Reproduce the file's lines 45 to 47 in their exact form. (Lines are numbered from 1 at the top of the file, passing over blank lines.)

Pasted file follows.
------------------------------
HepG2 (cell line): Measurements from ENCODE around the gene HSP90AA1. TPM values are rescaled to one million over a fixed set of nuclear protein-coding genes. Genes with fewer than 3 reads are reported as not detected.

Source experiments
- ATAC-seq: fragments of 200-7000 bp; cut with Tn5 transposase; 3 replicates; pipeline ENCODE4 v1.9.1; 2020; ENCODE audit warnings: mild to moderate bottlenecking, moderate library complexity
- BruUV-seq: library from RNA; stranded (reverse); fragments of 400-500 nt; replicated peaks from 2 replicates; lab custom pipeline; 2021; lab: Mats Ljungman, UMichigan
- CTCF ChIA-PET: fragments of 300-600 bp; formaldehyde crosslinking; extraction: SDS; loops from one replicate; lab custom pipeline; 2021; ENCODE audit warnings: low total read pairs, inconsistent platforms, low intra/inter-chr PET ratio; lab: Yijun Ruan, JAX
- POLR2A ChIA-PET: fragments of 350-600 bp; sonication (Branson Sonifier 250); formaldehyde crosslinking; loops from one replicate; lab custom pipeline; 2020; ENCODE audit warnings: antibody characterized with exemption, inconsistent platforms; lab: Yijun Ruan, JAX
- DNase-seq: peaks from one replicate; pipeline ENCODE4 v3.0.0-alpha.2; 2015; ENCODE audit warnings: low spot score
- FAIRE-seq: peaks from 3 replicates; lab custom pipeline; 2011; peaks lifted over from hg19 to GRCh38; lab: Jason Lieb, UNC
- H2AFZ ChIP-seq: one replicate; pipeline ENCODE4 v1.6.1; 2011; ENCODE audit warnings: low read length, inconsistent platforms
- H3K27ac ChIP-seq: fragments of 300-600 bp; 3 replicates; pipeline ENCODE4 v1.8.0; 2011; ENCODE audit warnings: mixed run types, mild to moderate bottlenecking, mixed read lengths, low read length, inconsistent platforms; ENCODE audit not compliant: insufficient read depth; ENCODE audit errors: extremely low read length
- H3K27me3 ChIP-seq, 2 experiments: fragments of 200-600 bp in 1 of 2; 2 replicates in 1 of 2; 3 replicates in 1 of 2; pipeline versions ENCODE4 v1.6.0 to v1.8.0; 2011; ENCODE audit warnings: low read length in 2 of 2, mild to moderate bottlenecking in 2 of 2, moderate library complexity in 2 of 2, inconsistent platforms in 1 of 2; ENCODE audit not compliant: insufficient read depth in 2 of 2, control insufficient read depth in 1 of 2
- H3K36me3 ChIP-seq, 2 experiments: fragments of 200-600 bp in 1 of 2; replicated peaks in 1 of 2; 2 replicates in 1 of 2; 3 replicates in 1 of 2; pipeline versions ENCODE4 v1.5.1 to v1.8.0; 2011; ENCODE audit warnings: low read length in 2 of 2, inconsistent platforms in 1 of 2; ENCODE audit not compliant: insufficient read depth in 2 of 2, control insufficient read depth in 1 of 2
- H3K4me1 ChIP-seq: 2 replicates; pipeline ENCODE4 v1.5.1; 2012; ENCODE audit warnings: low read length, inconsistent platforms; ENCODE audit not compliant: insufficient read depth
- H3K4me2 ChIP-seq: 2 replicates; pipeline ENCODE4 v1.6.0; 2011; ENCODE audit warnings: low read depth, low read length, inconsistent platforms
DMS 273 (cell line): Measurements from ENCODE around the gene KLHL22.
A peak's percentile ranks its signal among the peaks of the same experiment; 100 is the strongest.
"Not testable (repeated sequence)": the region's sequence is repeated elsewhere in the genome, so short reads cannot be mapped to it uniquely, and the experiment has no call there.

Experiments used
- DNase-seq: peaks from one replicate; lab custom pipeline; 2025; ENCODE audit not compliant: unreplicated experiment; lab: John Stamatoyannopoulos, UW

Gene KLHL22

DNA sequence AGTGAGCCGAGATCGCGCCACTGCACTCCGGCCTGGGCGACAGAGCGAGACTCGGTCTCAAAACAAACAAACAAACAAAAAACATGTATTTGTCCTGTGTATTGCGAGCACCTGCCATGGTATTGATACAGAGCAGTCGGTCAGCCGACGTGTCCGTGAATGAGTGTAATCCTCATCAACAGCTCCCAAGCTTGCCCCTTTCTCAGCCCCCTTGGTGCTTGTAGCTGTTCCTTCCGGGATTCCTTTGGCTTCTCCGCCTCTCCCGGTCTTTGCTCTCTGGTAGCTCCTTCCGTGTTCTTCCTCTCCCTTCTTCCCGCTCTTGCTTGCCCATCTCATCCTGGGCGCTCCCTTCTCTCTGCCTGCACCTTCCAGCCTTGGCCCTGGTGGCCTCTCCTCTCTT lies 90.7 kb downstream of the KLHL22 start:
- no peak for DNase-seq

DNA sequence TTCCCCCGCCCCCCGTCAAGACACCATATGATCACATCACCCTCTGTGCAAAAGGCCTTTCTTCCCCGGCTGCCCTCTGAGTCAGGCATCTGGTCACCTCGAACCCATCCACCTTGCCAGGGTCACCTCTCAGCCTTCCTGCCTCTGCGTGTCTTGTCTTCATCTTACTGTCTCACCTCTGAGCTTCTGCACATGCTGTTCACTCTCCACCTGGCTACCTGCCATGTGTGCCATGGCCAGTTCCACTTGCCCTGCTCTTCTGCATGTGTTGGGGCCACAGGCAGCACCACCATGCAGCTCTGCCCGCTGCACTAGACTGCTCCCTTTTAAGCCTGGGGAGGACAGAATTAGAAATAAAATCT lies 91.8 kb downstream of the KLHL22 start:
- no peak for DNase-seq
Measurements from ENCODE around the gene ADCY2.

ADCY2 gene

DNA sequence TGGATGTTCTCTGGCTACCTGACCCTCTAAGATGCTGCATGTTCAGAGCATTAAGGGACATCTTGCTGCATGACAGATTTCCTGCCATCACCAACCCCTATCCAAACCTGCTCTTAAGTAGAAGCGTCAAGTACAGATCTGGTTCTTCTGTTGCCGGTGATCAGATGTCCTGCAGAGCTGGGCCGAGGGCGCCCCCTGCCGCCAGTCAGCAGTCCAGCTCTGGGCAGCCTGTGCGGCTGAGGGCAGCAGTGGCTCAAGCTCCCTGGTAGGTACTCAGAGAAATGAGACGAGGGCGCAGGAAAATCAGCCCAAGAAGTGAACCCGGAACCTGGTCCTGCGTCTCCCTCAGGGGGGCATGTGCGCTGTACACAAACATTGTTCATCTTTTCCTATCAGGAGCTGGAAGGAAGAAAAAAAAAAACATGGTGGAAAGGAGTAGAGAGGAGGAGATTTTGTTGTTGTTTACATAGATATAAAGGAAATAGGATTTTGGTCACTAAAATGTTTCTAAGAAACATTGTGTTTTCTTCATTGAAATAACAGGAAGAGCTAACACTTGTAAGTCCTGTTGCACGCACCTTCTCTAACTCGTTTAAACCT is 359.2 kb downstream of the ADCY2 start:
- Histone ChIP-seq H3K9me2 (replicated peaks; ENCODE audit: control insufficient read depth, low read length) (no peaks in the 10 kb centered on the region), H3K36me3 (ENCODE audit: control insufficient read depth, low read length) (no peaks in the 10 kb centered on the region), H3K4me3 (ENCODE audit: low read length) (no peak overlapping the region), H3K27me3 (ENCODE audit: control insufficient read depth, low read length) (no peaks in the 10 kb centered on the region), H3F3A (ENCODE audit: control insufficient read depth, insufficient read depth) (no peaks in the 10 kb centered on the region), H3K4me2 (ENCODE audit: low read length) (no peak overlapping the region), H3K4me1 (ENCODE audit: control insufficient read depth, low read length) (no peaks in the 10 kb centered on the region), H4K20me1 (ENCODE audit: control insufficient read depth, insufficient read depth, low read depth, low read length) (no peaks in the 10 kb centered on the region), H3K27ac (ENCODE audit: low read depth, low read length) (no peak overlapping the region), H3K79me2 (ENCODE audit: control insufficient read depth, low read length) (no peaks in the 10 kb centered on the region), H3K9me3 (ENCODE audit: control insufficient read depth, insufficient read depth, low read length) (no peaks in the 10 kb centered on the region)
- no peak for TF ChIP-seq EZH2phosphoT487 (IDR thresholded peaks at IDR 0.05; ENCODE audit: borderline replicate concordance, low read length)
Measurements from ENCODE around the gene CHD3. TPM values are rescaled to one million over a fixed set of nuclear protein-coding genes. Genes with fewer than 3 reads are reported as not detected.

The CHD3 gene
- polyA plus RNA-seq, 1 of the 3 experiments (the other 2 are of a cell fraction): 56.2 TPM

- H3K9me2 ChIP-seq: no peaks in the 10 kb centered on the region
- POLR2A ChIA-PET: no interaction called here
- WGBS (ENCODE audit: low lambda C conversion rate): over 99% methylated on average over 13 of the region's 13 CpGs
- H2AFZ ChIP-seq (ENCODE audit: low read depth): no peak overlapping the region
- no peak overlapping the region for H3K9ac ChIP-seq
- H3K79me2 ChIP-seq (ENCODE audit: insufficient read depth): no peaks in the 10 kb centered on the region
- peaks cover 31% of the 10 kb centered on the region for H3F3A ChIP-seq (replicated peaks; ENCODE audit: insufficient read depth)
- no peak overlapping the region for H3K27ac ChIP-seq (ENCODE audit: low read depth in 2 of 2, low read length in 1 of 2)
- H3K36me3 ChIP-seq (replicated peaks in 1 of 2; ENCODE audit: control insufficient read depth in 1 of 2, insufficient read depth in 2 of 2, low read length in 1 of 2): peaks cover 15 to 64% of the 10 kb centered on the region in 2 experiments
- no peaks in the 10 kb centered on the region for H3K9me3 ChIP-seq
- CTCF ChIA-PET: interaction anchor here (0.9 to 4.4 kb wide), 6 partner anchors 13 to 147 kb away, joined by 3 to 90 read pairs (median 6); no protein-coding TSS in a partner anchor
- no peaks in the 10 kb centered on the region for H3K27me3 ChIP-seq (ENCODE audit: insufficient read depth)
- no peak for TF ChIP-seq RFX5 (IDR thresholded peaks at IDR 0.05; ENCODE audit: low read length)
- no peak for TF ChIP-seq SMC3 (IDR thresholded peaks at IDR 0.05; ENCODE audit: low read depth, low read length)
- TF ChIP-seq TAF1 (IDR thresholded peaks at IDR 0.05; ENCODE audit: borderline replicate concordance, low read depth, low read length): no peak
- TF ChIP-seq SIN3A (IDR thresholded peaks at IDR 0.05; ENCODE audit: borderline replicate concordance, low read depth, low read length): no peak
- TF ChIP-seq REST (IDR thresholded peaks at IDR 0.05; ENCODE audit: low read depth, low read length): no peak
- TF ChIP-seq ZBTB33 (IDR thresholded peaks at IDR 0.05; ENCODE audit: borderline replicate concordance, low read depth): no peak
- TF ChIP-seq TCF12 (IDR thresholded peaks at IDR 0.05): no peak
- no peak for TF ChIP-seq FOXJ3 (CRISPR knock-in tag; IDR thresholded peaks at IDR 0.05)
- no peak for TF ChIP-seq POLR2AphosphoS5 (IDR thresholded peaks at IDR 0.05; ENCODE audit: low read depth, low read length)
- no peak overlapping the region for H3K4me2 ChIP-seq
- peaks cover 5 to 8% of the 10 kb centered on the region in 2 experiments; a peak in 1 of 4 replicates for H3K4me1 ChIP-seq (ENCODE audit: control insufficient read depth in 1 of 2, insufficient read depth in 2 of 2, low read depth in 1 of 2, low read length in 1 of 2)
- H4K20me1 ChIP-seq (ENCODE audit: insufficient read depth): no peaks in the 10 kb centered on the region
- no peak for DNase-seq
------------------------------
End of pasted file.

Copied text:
- no peak for TF ChIP-seq RFX5 (IDR thresholded peaks at IDR 0.05; ENCODE audit: low read length)
- no peak for TF ChIP-seq SMC3 (IDR thresholded peaks at IDR 0.05; ENCODE audit: low read depth, low read length)
- TF ChIP-seq TAF1 (IDR thresholded peaks at IDR 0.05; ENCODE audit: borderline replicate concordance, low read depth, low read length): no peak